Wednesday 27th March 6-9pm OR Saturday 6th April 10-1pm
$85 includes all materials, tuition and kiln firing.
As seen on Gardening Australia!
During this 3 hour workshop you shall construct your own Olla using terracotta clay and the coil building method. Your Olla will hold approximately 3-4 litres of water, and we will also make a lid.
Your Olla will remain at the studio to dry and be kiln fired.
Once you learn how to make an Olla you can make as many as you need at home for your garden and bring them into the studio for kiln firing.
Read on to learn more about Ollas...
What is an Olla?
An Olla is an ancient watering/irrigation system constructed with unglazed porous clay pots.
- Olla is the Spanish word for “pot”. An Olla is a clay pot used for irrigation.
- Ollas can save 30% to 70% of the water used by other irrigation methods
- Veggies and flowers LOVE Ollas, because Ollas provide just the right amount of water exactly when the plants need it.
- Installing an Olla is simple, just dig a hole, bury the pot and fill it with water!
- One 3 litre Olla will irrigate a 60 x 60cm garden bed.
Ollas may be the most efficient method of local plant irrigation in drylands known to humanity due to the microporous (unglazed) walls that do “not allow water to flow freely from the pot, but guides water seepage from it in the direction where suction develops. When buried neck deep into the ground, filled with water, and crops planted adjacent to it, the clay pot effects sub-surface irrigation as water oozes out of it due to the suction force which attracts water molecules to the plant roots. The suction force is created by soil moisture tension and/or plant roots themselves.” (AE Daka – 2001.) The plant roots grow around the pots and only “pull” moisture when needed, never wasting a single drop. “Ollas virtually eliminate the runoff and evaporation common in modern irrigation systems, allowing the plant to absorb nearly 100 percent of water.” (City of Austin Water Conservation, 2006.)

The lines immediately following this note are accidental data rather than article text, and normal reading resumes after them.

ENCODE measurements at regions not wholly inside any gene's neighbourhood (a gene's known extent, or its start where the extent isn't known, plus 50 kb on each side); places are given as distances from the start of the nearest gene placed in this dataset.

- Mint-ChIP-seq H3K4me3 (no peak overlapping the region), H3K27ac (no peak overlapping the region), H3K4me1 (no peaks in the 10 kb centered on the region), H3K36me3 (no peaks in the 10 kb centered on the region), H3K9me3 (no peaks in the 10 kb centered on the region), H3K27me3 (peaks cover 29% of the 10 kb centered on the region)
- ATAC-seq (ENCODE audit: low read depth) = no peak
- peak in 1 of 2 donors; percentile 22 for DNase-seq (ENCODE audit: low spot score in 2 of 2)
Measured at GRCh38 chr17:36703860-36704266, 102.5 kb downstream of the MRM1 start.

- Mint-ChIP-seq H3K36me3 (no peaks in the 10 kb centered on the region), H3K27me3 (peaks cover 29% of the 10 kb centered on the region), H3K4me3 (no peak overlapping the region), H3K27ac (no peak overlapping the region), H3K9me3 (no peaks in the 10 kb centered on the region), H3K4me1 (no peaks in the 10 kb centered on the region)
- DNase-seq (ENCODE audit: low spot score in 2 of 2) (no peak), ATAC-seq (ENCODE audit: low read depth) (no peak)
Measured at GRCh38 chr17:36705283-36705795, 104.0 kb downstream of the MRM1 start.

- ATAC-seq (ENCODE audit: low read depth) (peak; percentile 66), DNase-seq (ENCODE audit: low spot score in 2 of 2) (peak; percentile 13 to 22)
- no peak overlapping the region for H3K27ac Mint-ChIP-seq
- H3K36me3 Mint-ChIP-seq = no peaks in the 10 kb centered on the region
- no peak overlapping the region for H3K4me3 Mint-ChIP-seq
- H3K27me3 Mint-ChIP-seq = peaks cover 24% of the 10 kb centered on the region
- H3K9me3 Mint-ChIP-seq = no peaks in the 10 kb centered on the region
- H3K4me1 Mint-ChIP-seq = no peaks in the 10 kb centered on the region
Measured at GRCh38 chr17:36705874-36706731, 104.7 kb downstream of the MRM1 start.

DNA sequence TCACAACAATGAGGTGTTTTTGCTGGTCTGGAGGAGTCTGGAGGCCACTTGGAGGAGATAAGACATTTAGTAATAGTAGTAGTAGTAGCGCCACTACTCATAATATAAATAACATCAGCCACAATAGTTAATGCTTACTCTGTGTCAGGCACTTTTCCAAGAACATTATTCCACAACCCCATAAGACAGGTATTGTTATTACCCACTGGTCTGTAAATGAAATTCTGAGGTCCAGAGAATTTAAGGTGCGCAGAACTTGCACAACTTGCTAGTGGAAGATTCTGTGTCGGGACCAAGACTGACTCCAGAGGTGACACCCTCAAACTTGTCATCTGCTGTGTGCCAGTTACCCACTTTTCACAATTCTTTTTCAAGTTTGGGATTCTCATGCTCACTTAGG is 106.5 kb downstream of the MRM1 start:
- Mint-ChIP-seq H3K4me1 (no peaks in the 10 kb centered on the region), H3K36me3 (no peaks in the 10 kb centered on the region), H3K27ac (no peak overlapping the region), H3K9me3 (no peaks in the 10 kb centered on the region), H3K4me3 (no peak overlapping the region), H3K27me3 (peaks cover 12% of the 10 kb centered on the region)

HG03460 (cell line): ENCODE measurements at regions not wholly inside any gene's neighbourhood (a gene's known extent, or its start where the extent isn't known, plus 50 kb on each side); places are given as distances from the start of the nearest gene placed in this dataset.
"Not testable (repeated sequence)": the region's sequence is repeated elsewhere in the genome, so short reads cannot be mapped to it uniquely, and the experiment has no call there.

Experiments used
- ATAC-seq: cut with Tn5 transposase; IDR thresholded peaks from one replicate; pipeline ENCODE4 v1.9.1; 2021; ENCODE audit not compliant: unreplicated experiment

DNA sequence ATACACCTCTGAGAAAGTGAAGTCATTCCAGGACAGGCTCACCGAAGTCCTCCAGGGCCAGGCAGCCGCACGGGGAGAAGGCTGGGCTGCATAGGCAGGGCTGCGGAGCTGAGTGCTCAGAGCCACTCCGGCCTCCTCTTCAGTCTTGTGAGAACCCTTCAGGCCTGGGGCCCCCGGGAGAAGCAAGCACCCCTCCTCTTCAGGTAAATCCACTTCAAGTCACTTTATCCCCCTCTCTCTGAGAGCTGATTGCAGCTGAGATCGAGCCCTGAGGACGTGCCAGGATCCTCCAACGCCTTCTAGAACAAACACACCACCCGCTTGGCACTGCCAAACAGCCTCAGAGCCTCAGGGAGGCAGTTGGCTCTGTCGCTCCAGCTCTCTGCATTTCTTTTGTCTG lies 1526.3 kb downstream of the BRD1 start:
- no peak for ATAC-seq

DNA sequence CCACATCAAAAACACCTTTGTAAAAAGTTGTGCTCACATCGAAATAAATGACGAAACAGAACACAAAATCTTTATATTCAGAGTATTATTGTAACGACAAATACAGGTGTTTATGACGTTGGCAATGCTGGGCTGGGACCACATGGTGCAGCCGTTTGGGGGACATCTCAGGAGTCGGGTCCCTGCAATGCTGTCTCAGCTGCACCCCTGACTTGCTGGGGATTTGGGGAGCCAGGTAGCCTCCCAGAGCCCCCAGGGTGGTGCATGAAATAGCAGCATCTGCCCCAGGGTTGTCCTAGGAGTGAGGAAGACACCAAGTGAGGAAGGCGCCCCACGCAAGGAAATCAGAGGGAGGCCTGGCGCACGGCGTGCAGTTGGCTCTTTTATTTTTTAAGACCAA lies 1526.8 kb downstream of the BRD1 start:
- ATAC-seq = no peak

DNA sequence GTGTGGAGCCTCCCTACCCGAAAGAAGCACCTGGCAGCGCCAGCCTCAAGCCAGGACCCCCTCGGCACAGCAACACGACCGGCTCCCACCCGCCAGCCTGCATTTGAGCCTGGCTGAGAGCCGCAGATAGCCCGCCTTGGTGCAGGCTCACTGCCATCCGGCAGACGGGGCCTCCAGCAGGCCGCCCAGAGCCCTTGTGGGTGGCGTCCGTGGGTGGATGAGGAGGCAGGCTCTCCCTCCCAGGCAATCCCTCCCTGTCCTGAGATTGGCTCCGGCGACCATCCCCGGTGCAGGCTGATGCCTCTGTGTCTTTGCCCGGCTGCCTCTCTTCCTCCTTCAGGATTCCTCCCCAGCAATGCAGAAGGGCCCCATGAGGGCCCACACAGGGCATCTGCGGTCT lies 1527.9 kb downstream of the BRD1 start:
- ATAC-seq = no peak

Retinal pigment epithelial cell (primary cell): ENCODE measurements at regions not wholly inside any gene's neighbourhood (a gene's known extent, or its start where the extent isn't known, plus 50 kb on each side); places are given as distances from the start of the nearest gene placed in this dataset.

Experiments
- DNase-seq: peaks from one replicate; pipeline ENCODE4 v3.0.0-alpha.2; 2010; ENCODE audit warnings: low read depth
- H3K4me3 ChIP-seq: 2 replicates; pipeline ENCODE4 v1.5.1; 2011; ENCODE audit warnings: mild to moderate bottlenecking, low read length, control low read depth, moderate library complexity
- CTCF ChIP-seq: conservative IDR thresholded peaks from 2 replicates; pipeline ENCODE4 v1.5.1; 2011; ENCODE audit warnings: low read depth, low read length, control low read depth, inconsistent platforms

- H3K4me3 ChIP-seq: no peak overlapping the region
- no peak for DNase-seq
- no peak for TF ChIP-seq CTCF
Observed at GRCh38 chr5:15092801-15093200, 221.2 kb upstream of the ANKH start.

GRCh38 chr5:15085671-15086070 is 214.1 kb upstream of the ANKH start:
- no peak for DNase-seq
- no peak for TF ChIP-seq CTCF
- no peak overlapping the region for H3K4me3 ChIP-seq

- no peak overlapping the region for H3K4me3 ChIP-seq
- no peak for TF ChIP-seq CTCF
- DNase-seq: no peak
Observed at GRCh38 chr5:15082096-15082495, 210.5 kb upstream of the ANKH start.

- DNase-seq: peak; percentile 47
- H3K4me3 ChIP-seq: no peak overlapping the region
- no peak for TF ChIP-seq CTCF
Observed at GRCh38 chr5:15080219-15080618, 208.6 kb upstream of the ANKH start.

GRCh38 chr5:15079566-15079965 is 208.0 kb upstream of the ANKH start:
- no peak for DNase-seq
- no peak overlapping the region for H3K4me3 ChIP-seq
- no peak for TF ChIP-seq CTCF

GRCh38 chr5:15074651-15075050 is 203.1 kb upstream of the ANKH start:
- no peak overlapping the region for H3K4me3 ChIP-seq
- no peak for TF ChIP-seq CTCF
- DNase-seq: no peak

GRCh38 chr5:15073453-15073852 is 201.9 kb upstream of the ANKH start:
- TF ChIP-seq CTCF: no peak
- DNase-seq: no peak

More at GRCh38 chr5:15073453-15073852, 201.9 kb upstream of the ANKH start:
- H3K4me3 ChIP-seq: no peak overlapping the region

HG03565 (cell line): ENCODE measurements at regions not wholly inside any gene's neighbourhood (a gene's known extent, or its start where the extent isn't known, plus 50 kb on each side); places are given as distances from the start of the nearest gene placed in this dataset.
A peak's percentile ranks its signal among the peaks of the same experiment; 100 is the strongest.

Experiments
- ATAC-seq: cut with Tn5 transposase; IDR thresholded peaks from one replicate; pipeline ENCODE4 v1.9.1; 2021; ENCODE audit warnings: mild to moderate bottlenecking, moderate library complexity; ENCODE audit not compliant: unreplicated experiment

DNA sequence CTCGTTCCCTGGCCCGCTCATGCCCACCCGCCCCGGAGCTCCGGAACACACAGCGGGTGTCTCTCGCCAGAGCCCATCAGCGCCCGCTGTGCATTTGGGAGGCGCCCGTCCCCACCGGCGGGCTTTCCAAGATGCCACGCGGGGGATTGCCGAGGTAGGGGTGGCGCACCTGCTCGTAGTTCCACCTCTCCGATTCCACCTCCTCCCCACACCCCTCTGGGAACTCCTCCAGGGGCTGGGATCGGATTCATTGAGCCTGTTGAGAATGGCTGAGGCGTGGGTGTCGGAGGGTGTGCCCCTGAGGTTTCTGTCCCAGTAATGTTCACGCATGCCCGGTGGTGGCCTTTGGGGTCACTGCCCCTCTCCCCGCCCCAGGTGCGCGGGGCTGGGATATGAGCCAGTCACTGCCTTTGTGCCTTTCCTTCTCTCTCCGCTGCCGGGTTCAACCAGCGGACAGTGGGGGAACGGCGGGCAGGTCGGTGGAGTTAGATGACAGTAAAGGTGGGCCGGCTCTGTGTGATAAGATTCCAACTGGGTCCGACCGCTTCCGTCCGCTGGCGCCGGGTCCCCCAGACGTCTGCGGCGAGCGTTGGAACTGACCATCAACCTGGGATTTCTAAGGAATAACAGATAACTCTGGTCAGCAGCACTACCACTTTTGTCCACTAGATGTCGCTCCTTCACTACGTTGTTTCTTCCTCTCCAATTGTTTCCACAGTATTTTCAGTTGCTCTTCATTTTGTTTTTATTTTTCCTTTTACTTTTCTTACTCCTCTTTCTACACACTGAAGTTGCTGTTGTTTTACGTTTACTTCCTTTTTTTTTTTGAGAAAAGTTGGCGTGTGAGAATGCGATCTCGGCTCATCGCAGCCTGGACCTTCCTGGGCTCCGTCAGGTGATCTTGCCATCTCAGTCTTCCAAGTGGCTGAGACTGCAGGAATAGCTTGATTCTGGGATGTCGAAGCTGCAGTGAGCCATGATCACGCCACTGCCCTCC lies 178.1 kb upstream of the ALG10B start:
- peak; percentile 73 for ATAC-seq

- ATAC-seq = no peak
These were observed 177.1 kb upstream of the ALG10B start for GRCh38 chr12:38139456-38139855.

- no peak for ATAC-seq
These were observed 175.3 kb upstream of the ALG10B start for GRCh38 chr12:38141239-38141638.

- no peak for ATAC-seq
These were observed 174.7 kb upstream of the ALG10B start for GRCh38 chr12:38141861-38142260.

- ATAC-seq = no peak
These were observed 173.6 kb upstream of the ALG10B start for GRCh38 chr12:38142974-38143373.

To use ollas in a garden or farm, one buries the olla in the soil leaving the top slightly protruding from the soil (ideally the neck of the olla is glazed to prevent evaporation or it should be reasonable to apply a surface mulch that covers the neck of the olla without spilling into the opening). The olla is filled with water and the opening is then capped (with a rock, clay plate or other available material to prevent mosquito breeding, soil intrusion and evaporation).
“Depending on factors such as the plant’s water needs, soil type, time of year, and environment ollas may need filling weekly or daily. Water usually takes between 24 and 72 hours to flow through an olla.” (Bulten, 2006) Water should be added to an olla whenever the water level in the olla falls below 50% in order to avoid build up of salt residues along surfaces of the olla that may prevent desired seepage.